Thursday, 15 March 2012

Burning Your Bridges Seldom Gets You Anywhere

Resigning in a fit of pique is usually unedifying and counter-productive. Greg Smith’s parting shot at Goldman Sachs is no exception.

I’m willing to bet that a year from now Goldman Sachs will still be here, making colossal amounts of money, and most people will have forgotten who Greg Smith is. Actually make that a month from now. Better yet, a week. Smith is the now former head of the firm’s US equity derivatives business in EMEA who resigned yesterday in a New York Times article purporting to blow the whistle, sensationally, on the moral bankruptcy of his employers. In doing so, Smith has broken one of the rules that I am constantly preaching to my co-workers and friends: never burn a bridge.

I’m not here to pour scorn on Smith or to defend Goldman Sachs. Whatever you think of Smith’s actions – selfless hero, idiot, martyr or grandstander – there is one thing that is for certain: he is never going to be invited back to Goldmans again. Maybe he doesn’t want to be invited back and maybe he has made enough money during his 12 years at the firm that he won’t need to work again. Maybe his moment in the limelight will secure him a lucrative new career as a talking head on CNBC. Or maybe it won’t. The truth is that he has no real idea what is down the road for him and I think there’s a good chance that at some point he will come to regret doing what he did. His card is now marked. Financial services is a small world and many of the movers and shakers have political connections too (particularly at Goldmans), so when I said that most people will have forgotten who Greg Smith is, you can bet that some very annoyed important people will never forget his name and he may find that doors that he might like to walk through are not open to him in the future. Whoever hires him will always have the lingering worry that he might pull a similar stunt again.

For those of us that work further down the food chain than Smith, of course the stakes are lower, but the effects of leaving under a cloud can be similar. I have seen many examples of people resigning over some perceived mistreatment and regardless of the rights and wrongs of the situation, there was invariably a section of their co-workers and management that viewed their behaviour as immature and unedifying. I can think of at least one guy who would love to return to his former employer but can’t because of the way he chose to leave. In the modern workplace, particularly with tools like Linkedin, it’s increasingly easy to see where people have come from and who they may have worked with when they were there. Although written references are now not really worth the paper they are printed on, verbal references are easier to obtain than ever before for prospective employers. Why give your former employer a reason to say something unflattering about you?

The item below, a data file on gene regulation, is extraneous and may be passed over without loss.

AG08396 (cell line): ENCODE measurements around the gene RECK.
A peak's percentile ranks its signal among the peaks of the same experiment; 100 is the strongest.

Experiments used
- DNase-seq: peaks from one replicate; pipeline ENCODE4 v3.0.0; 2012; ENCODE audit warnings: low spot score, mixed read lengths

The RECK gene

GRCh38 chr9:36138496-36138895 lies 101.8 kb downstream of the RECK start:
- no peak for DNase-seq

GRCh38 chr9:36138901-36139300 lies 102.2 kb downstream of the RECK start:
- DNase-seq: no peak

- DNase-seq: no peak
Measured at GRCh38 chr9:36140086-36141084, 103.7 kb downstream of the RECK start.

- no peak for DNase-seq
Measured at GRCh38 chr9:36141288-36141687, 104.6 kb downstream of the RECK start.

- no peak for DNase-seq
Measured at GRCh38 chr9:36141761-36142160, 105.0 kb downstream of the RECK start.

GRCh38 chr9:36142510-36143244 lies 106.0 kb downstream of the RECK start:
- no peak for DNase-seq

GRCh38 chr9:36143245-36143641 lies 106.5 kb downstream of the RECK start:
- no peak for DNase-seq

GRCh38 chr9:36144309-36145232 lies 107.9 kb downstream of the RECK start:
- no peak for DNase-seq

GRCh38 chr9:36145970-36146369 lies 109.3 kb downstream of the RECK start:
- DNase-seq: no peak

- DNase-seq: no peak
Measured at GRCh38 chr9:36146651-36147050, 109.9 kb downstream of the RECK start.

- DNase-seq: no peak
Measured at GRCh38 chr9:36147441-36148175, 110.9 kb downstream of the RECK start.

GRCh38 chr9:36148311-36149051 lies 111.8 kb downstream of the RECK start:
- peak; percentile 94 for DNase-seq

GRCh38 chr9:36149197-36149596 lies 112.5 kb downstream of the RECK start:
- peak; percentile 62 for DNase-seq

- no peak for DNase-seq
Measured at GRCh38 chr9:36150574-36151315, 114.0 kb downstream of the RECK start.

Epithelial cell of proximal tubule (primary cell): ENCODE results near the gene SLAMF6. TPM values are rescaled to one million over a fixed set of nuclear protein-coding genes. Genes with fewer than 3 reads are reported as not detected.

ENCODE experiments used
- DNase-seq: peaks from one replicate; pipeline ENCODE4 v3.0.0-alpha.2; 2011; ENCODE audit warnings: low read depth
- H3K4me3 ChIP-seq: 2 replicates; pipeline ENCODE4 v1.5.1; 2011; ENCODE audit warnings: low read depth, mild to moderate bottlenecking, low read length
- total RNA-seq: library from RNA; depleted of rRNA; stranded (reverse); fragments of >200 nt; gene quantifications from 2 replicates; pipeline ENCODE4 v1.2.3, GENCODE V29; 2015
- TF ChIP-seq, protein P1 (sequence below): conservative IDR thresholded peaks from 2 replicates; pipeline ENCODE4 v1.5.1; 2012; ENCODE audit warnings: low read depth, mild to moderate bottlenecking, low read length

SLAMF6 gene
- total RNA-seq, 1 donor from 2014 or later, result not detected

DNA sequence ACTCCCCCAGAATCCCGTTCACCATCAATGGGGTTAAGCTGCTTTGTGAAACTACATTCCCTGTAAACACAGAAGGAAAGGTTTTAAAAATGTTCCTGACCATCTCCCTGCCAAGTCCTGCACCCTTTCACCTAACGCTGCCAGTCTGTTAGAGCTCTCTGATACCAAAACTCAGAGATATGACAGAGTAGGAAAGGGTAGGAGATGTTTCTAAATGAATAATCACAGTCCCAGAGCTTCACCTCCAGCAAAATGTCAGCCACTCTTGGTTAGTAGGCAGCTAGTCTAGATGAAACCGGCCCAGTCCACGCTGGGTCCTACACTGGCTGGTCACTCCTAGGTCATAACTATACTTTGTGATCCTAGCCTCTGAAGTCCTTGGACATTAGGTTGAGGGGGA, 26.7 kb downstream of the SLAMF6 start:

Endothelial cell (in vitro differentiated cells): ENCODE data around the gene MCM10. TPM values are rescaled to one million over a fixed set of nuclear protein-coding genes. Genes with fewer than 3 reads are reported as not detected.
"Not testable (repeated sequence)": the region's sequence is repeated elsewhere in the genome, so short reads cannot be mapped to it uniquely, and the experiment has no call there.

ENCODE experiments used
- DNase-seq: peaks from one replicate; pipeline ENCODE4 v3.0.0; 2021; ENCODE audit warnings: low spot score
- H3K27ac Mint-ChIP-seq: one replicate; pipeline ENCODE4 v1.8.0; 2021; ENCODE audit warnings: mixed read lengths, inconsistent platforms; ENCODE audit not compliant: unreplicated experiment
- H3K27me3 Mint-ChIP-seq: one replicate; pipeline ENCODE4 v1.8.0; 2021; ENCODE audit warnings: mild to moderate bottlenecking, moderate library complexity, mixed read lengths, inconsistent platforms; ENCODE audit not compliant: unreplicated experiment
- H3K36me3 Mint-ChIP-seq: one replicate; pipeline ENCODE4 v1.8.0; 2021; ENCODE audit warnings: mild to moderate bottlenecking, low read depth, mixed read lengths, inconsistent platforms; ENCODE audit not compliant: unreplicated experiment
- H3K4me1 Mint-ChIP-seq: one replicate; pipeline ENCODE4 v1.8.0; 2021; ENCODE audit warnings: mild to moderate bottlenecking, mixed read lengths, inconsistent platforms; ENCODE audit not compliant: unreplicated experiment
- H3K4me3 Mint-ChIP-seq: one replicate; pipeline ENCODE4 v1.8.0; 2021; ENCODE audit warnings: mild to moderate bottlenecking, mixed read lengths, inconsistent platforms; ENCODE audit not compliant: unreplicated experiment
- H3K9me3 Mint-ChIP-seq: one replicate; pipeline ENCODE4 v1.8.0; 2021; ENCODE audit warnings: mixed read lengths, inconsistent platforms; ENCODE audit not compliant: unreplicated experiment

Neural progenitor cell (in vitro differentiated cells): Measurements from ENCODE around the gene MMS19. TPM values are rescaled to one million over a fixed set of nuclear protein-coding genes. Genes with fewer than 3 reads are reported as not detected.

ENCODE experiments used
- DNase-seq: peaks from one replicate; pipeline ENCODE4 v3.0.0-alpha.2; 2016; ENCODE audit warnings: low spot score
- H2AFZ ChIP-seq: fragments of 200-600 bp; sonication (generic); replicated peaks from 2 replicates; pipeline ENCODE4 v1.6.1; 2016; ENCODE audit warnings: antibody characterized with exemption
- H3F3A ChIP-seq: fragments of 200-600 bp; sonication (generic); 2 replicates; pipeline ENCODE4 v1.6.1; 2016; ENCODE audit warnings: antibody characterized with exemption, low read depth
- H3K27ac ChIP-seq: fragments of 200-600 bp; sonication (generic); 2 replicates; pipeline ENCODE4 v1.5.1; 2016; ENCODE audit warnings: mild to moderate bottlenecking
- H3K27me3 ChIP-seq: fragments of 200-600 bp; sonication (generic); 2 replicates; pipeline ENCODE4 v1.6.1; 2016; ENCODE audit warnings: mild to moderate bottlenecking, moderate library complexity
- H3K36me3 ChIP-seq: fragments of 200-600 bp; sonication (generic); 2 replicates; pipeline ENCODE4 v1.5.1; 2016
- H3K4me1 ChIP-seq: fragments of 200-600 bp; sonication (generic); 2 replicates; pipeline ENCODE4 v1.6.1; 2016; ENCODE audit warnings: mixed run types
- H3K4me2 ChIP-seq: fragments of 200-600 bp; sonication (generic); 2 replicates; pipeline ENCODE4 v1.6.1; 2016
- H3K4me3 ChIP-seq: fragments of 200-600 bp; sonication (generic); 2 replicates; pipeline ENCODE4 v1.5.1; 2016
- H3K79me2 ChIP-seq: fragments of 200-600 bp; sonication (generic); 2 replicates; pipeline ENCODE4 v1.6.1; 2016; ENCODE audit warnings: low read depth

We’ve all had our Jerry Maguire moments (Jerry, you may recall, was the disillusioned sports agent who had an epiphany in the middle of the night, wrote a manifesto about the state of the cut throat world he worked in, distributed it to his colleagues, and got fired for it), but fortunately most of us have remembered, before hitting the Send button, that we’re not Tom Cruise and flouncing off in a huff is likely to land you in big trouble at home – tell your other half that you’ve just lost your job over a point of principle and you’re unlikely to get ‘you had me at hello’.

None of this is to say that challenging unprincipled behaviour in the workplace is not important, or that real grievances should ever be tolerated by employees or swept under the rug by employers. But there are usually proper channels for whistleblowing (especially in regulated industries) and, in the worst cases, proper avenues for legal redress. An Op Ed piece in the New York Times is not one of these.
Personally I do not see a grievance of that magnitude in Smith’s case – certainly not one that he could pin a constructive dismissal claim to. He talks about Goldmans ‘ripping off’ their clients, but then is very quick to point out that he had no evidence of unlawful behaviour by anyone in the firm, so what does he really mean? Managing Directors referring to clients as ‘muppets’ in private conversations is lacking in decorum, but we all know it goes on, and is it any different from the waiter who curses the ghastly customer in the privacy of the kitchen (before spitting in his soup)? Rudeness about clients doesn’t just stop at unskilled jobs. From what I can tell, Smith just didn’t like what Goldmans did.

So if you don’t like what your employer is doing that’s fine, Smith is by no means the first or last employee to vote with his feet. But, unless you absolutely have to, please walk away in a dignified way and don’t give yourself a self-inflicted wound on the way out. A lot of people don’t like the way in which Goldman Sachs and other financial services institutions make their money, so Smith will doubtless have a legion of admirers, but my advice is do not try and copy him.